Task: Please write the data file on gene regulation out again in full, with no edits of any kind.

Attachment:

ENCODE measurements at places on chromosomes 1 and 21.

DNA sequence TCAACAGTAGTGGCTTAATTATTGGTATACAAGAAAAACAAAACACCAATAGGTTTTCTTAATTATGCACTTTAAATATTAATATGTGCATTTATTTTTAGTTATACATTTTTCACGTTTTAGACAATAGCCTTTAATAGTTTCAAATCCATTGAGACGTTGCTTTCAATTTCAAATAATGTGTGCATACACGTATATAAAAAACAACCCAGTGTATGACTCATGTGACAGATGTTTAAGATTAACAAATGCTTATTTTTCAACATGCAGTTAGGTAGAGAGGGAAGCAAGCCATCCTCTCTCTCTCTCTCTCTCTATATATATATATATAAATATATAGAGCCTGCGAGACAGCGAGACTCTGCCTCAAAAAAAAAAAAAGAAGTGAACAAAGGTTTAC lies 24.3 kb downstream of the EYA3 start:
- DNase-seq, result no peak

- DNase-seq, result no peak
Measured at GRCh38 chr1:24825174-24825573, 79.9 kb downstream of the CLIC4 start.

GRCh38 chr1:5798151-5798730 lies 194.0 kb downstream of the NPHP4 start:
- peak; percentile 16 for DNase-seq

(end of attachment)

ENCODE measurements at places on chromosomes 1 and 21.

DNA sequence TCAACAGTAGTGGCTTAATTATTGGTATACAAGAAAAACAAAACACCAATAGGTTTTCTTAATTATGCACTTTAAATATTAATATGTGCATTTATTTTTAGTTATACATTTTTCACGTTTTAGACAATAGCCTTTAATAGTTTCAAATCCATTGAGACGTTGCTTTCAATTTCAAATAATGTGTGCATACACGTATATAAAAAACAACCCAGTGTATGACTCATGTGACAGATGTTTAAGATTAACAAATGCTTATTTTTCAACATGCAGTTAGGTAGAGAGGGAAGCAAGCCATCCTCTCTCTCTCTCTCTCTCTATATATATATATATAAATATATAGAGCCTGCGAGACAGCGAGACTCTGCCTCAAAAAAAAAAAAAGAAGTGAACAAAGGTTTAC lies 24.3 kb downstream of the EYA3 start:
- DNase-seq, result no peak

- DNase-seq, result no peak
Measured at GRCh38 chr1:24825174-24825573, 79.9 kb downstream of the CLIC4 start.

GRCh38 chr1:5798151-5798730 lies 194.0 kb downstream of the NPHP4 start:
- peak; percentile 16 for DNase-seq